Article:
Certain agricultural practices have been unfeasible and unwise in California. California should NOT be growing rice, for example…

    The drought is a drought – It’s not permanent. There is no such thing as global warming. It’s cyclical and nothing that hasn’t happened before.

    Floods will happen again and the status of most of the berms and levies are a joke in CA.

  8. tk on Sun, 29th Mar 2015 11:34 pm 

    The prominent optimism bias among the human species has assured its rise and its own destruction!

    Irony defined!

  9. Speculawyer on Sun, 29th Mar 2015 11:41 pm 

    Whitty, you seem more than a bit racist. Those immigrants are paying water bills and thus paying for their share of water. So I’m not sure why you blame them. Sure, they are not legally here but they are paying for their water just like everyone else so it is not like it matters if you are here legally or not that matters, it matters that you pay your water bill and conserve water. And they are not likely the people with the huge lawns, farms, and golf courses.

    Blame the climate, the weather, the water-wasters, and the bad policies.

    But as I’ve said many times, this can be solve in a couple minutes by making the farmers pay the same price for water that the residences do. The problem will be instantly solved. (And the California produce market will crash.)

  10. Russell on Mon, 30th Mar 2015 12:31 am 

    I am surprised that it appears no one has thought of taking ocean water putting it in tanker trucks, taking it to a desalination plant then taking it to the reservoirs that need it. For crying out loud they are right next to the Pacific Ocean-a prime source of the resource they so desperately need. Has anyone in Cali even suggested this idea?

  11. Davy on Mon, 30th Mar 2015 7:32 am 

    Geeze, when the California crowd shows up it is a friggen festival. Some of you guys left your brain in California when you came over here. First you folks that want to solve this by supply you are the most deluded. More supply is not the answer nor is it possible. You Californian people are your own worst enemy. Start being responsible with water. Quit mismanaging it. Stop your development and make efforts to discourage population growth. It is obvious you have broke through your carrying capacity envelope even before this drought.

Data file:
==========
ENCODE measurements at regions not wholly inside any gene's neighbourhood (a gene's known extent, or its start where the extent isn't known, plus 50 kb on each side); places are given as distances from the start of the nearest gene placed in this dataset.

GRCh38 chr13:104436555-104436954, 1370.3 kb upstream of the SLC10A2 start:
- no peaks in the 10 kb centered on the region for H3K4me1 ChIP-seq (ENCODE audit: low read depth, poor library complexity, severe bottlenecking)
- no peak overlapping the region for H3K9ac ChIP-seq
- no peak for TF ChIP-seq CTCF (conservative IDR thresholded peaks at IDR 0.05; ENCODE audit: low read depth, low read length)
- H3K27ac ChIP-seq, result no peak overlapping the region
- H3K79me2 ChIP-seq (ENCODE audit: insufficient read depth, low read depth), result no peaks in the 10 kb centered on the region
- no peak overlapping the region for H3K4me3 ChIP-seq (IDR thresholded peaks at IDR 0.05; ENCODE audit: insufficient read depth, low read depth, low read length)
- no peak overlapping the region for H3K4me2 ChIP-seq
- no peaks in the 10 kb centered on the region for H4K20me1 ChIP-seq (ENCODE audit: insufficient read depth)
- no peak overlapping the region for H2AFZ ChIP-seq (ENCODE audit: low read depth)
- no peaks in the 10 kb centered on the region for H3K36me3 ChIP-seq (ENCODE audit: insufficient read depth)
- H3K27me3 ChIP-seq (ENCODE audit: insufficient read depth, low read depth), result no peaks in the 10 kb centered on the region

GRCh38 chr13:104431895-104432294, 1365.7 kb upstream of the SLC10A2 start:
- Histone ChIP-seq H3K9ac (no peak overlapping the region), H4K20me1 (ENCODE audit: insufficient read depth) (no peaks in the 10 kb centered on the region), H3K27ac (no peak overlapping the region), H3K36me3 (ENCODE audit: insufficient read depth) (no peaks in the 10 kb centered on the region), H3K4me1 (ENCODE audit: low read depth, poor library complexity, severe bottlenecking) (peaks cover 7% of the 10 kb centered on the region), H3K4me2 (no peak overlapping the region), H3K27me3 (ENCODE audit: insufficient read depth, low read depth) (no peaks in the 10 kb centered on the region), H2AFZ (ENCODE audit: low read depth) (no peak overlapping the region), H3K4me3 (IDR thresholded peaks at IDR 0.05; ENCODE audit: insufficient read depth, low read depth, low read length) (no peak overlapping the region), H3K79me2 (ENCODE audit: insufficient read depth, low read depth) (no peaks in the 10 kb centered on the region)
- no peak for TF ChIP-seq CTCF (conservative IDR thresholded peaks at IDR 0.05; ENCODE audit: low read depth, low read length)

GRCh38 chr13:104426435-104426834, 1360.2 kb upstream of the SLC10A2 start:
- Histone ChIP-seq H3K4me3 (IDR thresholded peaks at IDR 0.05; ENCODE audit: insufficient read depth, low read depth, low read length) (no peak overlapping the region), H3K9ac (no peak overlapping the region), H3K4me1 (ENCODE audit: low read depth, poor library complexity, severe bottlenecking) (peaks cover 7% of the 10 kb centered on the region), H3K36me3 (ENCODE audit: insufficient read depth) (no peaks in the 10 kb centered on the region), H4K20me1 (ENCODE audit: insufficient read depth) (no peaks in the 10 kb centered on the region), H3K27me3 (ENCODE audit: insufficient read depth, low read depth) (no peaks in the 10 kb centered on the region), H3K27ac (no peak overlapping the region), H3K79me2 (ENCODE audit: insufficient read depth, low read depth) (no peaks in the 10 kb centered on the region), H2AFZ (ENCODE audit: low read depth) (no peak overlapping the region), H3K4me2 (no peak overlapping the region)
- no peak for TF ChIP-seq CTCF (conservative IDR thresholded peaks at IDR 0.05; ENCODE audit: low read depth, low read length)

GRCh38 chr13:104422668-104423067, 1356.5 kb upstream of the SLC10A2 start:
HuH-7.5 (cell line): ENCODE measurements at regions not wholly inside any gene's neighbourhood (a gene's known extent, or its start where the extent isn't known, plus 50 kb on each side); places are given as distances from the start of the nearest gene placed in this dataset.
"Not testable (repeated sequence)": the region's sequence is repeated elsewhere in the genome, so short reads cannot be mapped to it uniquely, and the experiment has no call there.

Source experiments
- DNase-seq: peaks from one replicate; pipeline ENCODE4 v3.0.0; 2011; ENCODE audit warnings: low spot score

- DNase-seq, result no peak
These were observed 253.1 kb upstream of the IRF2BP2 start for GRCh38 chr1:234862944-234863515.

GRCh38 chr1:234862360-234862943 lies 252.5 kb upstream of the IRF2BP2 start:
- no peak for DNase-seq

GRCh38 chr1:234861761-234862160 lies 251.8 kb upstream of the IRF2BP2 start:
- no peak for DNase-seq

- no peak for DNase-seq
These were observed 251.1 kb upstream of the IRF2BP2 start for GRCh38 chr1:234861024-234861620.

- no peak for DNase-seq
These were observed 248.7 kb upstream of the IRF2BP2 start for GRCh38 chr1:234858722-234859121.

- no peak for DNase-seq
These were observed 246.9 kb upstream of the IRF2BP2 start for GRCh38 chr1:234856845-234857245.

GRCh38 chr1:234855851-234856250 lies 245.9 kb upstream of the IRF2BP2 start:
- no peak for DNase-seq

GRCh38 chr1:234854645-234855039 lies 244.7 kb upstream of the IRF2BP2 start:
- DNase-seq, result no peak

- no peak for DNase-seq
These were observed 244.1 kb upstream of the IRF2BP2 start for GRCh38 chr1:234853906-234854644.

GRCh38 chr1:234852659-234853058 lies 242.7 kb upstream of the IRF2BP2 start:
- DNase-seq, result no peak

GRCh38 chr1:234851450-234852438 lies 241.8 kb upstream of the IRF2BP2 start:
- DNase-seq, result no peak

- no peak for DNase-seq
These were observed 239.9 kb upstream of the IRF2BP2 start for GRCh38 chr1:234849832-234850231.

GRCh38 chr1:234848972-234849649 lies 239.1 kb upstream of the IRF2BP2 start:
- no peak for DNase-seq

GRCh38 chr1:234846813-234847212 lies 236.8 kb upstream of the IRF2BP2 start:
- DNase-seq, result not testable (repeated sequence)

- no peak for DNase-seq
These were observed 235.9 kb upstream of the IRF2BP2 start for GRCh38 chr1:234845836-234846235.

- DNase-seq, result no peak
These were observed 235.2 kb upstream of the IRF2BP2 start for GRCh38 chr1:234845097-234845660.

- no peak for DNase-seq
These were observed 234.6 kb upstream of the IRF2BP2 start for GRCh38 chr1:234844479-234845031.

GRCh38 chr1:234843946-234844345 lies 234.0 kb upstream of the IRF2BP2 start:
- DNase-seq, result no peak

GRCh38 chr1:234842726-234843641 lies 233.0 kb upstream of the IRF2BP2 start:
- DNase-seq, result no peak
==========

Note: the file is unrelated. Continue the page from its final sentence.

Supply of water to California is like technology to BAU it is what got you in this situation in the first place. You can’t solve overshoot with more supply. You can’t afford desal on the scale needed. You are already broke as a state. The economics of desal only work with other low cost sources mitigating the high price. The environmental issues of a huge build out of desal is daunting. You do realize there is a nasty effluent resulting from desal. Some of you obviously don’t.

    Don’t expect pipelines to save you. You can’t afford them and the amount of them needed is entirely too large. Don’t expect other states to give you water. We have our own water issues in the Midwest without giving you greedy Californians water. I will personally start an anti-Californian water grab group. Get that shit out of your mind boys.

    What you have to do is rearrange your whole farming situation. Look to what the real problem is and that is farming. Gone are the high value energy/water intensive AG in is the micro managed irrigated variety for example like Israel. Your profitability is going to drop drastically. Out is raising cattle in California at the scale done now as another example of many poor AG practices. California will have to be a variable AG export state depending on if there is any rain. The remaining AG in the state needs to go permaculture for local needs. This permaculture needs to treat water like gold.